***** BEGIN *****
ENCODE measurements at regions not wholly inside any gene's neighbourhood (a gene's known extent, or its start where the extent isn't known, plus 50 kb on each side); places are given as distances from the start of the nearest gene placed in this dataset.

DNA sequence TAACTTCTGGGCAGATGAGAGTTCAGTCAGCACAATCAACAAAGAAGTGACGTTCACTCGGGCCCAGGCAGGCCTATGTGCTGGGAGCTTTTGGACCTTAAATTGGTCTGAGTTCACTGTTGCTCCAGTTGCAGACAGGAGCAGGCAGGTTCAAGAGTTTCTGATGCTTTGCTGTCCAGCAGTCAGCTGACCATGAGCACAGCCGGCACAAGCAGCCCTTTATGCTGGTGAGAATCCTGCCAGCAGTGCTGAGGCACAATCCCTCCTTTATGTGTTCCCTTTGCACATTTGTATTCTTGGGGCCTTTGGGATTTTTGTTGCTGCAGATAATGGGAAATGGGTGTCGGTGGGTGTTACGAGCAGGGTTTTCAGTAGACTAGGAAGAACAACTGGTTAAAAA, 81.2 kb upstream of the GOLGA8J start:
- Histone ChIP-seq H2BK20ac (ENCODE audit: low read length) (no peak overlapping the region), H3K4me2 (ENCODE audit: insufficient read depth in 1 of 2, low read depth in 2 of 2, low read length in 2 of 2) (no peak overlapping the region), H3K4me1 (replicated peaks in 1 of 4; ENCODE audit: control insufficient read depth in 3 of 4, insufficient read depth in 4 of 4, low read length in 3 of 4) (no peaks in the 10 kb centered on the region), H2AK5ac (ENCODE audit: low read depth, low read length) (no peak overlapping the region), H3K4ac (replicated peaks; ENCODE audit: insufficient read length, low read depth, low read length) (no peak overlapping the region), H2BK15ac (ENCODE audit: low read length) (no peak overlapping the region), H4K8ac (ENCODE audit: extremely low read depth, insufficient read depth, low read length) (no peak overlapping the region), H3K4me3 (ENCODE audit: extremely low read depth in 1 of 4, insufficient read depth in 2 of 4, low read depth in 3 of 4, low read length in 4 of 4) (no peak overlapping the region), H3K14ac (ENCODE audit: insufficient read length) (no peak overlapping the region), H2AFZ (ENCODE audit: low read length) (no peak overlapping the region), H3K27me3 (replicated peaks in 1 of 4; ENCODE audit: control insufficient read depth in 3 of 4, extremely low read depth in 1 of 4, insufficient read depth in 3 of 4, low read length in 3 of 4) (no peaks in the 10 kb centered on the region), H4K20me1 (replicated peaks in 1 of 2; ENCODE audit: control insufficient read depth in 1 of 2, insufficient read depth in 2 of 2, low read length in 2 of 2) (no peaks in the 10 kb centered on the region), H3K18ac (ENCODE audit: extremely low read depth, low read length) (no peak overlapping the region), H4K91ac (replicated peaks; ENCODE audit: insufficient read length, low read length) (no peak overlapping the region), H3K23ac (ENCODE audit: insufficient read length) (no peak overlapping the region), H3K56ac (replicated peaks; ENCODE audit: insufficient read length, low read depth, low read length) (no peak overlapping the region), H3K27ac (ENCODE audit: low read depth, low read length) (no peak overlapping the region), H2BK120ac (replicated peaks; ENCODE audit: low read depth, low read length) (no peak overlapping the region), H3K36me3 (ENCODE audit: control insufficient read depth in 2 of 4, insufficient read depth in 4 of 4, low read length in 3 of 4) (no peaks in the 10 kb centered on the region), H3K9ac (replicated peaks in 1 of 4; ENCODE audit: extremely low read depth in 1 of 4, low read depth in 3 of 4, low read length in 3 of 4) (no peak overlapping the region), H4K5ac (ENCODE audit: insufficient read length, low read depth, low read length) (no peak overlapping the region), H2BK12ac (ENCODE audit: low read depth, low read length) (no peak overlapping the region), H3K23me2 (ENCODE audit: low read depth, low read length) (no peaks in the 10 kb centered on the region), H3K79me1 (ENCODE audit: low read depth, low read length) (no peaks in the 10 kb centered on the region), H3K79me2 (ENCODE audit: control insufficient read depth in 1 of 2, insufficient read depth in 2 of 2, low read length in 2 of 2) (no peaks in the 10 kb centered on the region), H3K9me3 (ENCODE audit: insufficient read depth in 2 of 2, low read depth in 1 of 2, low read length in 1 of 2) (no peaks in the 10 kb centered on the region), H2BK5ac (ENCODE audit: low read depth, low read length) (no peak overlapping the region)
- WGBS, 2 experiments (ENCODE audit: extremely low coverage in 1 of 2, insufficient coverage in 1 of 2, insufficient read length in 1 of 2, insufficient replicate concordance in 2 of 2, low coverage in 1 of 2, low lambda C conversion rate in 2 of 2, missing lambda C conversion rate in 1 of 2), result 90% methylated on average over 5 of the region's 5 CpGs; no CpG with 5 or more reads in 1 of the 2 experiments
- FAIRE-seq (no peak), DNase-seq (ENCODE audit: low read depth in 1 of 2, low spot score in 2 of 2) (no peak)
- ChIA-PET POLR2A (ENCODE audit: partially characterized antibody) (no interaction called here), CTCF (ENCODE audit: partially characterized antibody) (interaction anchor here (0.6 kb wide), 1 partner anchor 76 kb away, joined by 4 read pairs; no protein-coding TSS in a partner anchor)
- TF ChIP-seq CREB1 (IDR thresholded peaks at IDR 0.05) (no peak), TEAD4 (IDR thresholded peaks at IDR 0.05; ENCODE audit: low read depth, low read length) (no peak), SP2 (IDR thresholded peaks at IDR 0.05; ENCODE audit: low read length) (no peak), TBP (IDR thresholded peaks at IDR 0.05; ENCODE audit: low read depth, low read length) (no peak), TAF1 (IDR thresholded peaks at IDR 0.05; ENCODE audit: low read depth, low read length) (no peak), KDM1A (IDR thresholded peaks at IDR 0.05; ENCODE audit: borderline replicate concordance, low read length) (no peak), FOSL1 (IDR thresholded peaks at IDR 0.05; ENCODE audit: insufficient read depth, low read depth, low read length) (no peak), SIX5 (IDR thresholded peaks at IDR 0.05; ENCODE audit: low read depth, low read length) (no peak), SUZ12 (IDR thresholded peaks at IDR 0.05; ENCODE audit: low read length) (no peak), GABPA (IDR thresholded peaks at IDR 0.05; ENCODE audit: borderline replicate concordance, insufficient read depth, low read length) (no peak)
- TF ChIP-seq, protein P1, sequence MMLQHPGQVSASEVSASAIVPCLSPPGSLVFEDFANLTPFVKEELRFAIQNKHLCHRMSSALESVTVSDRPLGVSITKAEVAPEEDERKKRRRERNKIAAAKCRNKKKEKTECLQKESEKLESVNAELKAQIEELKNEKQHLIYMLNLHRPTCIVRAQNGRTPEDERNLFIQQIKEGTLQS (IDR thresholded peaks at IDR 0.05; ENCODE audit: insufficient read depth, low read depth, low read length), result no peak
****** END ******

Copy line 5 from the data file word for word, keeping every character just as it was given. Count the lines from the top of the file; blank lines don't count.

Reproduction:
- FAIRE-seq (no peak), DNase-seq (ENCODE audit: low read depth in 1 of 2, low spot score in 2 of 2) (no peak)